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New rule to protect 36 million workers from extreme heat in Texas, beyond

If finalized, the measure would protect an estimated 36 million U.S. workers from injuries related to heat exposure on the job — establishing the first major federal safety standard of its kind. Photo via Getty Images

President Joe Biden on Tuesday proposed a new rule to address excessive heat in the workplace, warning — as tens of millions of people in the U.S. are under heat advisories — that high temperatures are the country's leading weather-related killer.

If finalized, the measure would protect an estimated 36 million U.S. workers from injuries related to heat exposure on the job — establishing the first major federal safety standard of its kind. Those affected by excessive heat in the workplace include farmworkers, delivery and construction workers, landscapers, and indoor workers in warehouses, factories, and kitchens.

Biden highlighted the proposed rule as one of five steps his Democratic administration is taking to address extreme weather as Hurricane Beryl is already ripping through the Caribbean in an ominous sign for the summer.

Biden used his remarks at the D.C. Emergency Operations Center to blast those Republican lawmakers who deny the existence of climate change, saying, “It's not only outrageous, it's really stupid.” Biden noted that there are human and financial costs from climate change, saying that weather-inflicted damage last year cost the economy $90 billion.

“More people die from extreme heat than floods, hurricanes and tornadoes combined,” Biden said. “These climate fueled extreme weather events don’t just affect people’s lives. They also cost money. They hurt the economy, and they have a significant negative psychological effect on people.”

The Democratic president, who's seeking reelection in part on his environmental record, said that the Federal Emergency Management Agency was also finalizing a rule to factor in possible flooding risks for federal construction projects.

In addition, FEMA was announcing $1 billion in grants to help communities deal with natural disasters, while the Environmental Protection Agency was releasing a new report on climate change's impacts. Lastly, Biden said his administration would hold a conference titled “White House Summit on Extreme Heat” in the coming months.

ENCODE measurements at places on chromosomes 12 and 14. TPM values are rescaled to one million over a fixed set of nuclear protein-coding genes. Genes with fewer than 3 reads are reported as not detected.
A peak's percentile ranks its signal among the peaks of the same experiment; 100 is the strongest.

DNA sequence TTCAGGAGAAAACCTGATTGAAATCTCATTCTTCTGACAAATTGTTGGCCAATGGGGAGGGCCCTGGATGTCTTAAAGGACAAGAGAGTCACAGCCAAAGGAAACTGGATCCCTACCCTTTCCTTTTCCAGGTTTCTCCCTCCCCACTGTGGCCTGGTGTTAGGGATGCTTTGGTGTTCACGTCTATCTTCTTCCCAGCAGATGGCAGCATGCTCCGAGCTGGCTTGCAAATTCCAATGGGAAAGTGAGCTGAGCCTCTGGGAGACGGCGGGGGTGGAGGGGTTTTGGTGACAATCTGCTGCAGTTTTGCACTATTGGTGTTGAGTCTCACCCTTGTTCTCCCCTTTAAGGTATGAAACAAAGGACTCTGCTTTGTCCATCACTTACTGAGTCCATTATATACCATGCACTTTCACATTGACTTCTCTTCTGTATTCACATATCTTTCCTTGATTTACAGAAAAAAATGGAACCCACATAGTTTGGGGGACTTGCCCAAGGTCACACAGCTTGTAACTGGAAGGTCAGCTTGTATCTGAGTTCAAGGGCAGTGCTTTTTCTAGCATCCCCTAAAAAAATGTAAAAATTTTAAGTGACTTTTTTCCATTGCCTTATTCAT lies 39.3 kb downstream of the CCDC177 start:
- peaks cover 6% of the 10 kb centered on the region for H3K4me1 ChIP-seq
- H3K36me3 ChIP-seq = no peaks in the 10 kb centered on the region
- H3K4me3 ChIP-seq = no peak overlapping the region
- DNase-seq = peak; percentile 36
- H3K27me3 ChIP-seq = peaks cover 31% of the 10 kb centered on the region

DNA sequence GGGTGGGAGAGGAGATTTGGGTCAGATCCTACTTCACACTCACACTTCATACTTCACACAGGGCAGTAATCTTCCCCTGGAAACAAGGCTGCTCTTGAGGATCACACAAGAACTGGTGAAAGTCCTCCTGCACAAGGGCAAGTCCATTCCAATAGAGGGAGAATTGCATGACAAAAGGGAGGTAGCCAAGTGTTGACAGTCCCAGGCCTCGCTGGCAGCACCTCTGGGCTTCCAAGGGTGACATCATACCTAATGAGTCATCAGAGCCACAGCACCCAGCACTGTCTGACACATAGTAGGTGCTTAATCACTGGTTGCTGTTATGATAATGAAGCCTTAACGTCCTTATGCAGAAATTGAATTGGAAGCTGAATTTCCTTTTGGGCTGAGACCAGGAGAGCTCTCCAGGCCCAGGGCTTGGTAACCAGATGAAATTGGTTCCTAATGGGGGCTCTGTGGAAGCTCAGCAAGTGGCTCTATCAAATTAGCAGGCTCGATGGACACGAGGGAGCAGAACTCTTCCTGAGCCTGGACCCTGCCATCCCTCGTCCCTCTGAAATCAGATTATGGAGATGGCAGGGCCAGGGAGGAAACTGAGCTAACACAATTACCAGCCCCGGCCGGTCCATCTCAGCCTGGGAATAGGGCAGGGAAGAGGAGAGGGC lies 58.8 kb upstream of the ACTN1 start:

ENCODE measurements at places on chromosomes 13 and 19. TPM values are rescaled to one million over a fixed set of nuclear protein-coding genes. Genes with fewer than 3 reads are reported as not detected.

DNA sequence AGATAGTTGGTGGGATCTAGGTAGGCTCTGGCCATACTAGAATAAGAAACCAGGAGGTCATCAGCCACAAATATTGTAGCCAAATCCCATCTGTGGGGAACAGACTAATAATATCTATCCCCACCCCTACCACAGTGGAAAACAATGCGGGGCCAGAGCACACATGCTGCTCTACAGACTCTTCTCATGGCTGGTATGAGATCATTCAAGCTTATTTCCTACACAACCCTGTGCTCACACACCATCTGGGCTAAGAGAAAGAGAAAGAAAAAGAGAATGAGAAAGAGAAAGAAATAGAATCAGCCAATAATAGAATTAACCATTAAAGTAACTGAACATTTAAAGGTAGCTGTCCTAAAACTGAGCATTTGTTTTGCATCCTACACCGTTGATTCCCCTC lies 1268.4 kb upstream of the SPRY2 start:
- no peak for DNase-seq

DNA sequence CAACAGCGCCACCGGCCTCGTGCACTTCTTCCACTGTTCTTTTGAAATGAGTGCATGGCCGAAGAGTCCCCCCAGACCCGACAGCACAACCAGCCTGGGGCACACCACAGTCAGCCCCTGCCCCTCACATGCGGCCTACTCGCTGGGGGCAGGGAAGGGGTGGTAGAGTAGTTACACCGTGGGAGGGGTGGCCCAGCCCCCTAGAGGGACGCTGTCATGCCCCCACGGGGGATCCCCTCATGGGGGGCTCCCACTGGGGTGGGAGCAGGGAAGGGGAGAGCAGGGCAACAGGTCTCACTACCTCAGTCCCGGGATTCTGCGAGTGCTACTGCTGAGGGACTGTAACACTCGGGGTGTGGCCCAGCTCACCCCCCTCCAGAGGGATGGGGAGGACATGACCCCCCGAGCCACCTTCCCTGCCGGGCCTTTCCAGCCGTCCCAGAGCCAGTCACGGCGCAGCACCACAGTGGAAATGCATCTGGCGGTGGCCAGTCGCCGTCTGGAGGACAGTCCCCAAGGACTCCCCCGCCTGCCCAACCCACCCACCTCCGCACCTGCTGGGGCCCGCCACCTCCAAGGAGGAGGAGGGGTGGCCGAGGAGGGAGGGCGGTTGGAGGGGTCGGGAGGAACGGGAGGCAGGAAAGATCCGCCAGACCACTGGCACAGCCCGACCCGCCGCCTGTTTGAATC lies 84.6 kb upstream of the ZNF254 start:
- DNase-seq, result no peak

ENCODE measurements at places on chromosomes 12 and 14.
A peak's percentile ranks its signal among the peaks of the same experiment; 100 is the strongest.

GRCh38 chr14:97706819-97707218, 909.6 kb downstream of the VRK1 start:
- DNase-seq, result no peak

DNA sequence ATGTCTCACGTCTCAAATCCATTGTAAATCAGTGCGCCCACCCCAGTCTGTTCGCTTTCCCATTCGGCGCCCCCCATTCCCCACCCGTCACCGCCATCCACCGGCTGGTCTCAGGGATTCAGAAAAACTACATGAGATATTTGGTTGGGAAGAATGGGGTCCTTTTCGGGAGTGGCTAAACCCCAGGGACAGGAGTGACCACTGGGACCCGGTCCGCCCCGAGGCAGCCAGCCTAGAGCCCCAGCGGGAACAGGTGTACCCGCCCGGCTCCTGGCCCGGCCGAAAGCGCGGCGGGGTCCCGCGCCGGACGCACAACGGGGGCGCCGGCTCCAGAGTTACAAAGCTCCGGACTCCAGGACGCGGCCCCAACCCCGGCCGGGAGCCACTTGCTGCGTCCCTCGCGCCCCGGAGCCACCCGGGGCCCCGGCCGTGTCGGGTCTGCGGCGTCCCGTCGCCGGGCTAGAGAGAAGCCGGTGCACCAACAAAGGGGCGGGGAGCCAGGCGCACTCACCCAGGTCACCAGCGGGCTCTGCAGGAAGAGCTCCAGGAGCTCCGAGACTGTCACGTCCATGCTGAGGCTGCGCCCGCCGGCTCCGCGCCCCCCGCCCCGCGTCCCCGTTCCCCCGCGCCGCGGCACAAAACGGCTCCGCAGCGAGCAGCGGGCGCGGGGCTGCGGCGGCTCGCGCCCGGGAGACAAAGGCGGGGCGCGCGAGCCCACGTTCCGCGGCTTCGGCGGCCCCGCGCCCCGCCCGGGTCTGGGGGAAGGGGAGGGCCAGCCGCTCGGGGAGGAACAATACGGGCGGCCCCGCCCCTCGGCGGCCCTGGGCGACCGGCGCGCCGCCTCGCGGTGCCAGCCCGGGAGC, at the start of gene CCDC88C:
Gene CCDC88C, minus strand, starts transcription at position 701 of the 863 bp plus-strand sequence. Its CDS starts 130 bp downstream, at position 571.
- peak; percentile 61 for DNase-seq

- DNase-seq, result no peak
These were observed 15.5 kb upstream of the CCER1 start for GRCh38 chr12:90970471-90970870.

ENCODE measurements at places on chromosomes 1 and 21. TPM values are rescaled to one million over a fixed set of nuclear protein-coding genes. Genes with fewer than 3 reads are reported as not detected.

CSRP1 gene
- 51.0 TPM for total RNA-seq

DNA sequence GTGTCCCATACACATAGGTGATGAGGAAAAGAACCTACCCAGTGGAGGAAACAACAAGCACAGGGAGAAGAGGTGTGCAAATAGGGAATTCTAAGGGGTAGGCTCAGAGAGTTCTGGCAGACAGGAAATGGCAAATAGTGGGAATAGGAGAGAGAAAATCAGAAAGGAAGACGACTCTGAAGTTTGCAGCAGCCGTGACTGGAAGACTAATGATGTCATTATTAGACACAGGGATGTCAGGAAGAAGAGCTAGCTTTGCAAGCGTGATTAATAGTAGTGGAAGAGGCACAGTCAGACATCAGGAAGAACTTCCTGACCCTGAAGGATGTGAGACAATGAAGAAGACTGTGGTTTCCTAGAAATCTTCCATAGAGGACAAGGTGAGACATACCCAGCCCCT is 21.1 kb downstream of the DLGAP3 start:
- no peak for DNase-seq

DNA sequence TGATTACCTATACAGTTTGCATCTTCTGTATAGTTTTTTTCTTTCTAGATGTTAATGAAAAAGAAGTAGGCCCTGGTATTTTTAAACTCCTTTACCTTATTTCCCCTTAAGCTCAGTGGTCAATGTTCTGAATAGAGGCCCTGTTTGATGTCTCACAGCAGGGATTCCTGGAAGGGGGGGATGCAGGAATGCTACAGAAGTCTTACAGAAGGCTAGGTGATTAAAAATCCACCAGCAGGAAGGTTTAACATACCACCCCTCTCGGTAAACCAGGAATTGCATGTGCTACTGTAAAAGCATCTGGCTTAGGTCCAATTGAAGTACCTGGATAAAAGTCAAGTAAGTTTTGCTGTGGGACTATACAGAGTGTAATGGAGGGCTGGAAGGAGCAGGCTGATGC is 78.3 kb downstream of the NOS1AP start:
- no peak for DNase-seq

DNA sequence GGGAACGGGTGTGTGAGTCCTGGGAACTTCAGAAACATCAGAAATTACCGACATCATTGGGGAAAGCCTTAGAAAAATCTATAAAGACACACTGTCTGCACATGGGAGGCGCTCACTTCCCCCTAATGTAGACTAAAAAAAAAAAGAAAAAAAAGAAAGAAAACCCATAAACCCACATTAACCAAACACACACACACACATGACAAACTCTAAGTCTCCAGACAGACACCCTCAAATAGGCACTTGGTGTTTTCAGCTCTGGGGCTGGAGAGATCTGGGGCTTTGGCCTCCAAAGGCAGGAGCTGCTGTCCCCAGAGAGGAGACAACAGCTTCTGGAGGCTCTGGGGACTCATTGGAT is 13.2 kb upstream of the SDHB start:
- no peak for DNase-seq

Despite increased awareness of the risks posed to human health by high temperatures, extreme heat protections — for those routinely exposed to heat index readings above 80 degrees Fahrenheit (27 degrees Celsius) — have lagged.

“The purpose of this rule is simple,” a senior White House administration official told reporters. “It is to significantly reduce the number of worker-related deaths, injuries, and illnesses suffered by workers who are exposed to excessive heat ... while simply doing their jobs.”

Under the proposed rule, employers would be required to identify heat hazards, develop emergency response plans related to heat illness, and provide training to employees and supervisors on the signs and symptoms of such illnesses. They would also have to establish rest breaks, provide shade and water, and heat acclimatization — or the building of tolerance to higher temperatures — for new workers.

Penalties for heat-related violations in workplaces would increase significantly, in line with what workplaces are issued for violations of Occupational Safety and Health Administration rules, a senior White House administration official said.

An estimated 2,300 people in the U.S. died from heat-related illness in 2023. From 1992 to 2022, a total of 986 workers across all industry sectors in the U.S. died from exposure to heat, with construction accounting for about 34% of all occupational heat-related deaths, according to the Environmental Protection Agency. During that time, 334 construction workers died due to heat exposure on the job.